Find the essence
Throughout their whole life, there was a background to the deceased’s life and this scenery can help add context to the story. Perhaps they lived through key events in the world’s history or shared a birth with someone famous.
Understand their background
In addition to your personal knowledge of the deceased, talk to other family members and friends so you are able to give a rounded talk about their life. Information that may be helpful to you may be their hobbies and interests and where they have worked. Always coordinate with any other speakers, if there are any, so you aren’t repeating the same information to the congregation.
Start at the begining
It is always best to start at the beginning – where and when were they born, what was their childhood like? These can provide valuable information.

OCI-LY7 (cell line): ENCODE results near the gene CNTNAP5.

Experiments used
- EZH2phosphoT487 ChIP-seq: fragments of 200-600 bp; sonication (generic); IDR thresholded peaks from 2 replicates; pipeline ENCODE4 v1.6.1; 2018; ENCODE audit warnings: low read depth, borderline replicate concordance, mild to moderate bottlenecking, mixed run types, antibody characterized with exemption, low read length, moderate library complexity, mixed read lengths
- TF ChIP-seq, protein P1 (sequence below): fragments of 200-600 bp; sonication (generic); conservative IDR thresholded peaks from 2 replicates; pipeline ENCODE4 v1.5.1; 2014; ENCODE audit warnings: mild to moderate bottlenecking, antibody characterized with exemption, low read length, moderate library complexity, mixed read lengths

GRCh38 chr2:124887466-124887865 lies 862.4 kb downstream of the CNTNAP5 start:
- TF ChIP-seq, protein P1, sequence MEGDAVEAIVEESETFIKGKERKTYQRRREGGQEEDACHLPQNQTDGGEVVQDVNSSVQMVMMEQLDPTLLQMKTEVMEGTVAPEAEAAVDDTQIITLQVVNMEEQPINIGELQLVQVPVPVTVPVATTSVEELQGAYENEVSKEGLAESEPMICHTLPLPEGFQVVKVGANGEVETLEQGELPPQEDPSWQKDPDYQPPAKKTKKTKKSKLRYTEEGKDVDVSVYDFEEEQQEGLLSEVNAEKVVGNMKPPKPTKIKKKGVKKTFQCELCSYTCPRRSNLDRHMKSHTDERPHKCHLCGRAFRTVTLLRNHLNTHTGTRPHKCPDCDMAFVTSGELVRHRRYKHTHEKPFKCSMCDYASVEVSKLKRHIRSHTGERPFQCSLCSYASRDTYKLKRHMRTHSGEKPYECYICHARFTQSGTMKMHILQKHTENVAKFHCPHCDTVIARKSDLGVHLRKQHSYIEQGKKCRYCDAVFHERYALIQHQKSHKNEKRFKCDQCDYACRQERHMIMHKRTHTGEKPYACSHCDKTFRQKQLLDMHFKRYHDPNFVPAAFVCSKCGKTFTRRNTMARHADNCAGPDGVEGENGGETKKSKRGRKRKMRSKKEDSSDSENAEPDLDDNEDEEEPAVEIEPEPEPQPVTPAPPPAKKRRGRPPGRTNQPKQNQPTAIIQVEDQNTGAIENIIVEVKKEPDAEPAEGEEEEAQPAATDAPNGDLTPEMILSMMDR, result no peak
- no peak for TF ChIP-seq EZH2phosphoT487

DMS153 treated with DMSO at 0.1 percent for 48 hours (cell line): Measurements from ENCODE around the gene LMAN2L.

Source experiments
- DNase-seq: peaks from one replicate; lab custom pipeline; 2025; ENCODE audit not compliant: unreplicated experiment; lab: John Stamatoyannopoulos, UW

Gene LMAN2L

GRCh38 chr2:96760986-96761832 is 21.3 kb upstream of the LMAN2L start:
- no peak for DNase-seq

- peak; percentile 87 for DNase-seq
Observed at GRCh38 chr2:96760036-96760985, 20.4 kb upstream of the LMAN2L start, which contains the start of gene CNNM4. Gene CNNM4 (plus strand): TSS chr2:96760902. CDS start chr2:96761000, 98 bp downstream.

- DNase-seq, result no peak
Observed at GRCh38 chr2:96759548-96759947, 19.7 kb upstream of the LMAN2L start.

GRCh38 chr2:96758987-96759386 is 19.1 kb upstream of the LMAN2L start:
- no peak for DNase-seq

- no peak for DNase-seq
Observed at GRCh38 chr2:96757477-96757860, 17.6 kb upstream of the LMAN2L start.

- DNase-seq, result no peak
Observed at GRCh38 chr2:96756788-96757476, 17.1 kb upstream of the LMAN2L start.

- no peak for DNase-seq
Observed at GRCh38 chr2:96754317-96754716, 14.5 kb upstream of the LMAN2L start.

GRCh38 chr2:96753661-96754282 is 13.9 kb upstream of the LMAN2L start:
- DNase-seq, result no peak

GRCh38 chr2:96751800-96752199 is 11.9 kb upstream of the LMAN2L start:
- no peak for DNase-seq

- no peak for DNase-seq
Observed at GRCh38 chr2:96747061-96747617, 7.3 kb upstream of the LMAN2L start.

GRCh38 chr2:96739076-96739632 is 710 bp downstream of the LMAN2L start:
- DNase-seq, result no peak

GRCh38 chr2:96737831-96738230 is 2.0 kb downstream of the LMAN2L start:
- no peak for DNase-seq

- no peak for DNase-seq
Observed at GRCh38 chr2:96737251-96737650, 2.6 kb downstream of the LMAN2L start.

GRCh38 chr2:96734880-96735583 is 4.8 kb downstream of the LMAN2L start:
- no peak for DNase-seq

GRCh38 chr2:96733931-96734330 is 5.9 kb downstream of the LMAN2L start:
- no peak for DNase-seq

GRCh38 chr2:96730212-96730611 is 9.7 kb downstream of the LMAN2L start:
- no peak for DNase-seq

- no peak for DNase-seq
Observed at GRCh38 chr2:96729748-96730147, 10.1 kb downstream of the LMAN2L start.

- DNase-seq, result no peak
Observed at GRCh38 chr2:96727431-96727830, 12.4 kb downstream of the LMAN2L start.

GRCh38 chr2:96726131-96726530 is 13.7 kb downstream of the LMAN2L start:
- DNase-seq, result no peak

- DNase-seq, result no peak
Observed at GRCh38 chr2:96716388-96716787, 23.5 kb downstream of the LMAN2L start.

Each of us has lived a life full of experiences that are unique to us. These personal experiences can be a great thing to share with the deceased’s friends and family at the funeral.
Whose lives have they touched?
No man is an island, each of us touch and are influenced by people throughout our lives. Speak about the deceased’s family – their parents, spouse and children if applicable and any other people they touched in their life.
Celebrate their achievements
From winning sports day to gaining a degree, every life has achievements to be proud of and that should be celebrated in a eulogy.
Great eulogies make people sit up and take notice. Perhaps it is something that you didn’t find out until they died or a particular happy memory that may have been long forgotten. If people approach you afterwards and say, “I never knew that about them”, you know you’ve done a fine job.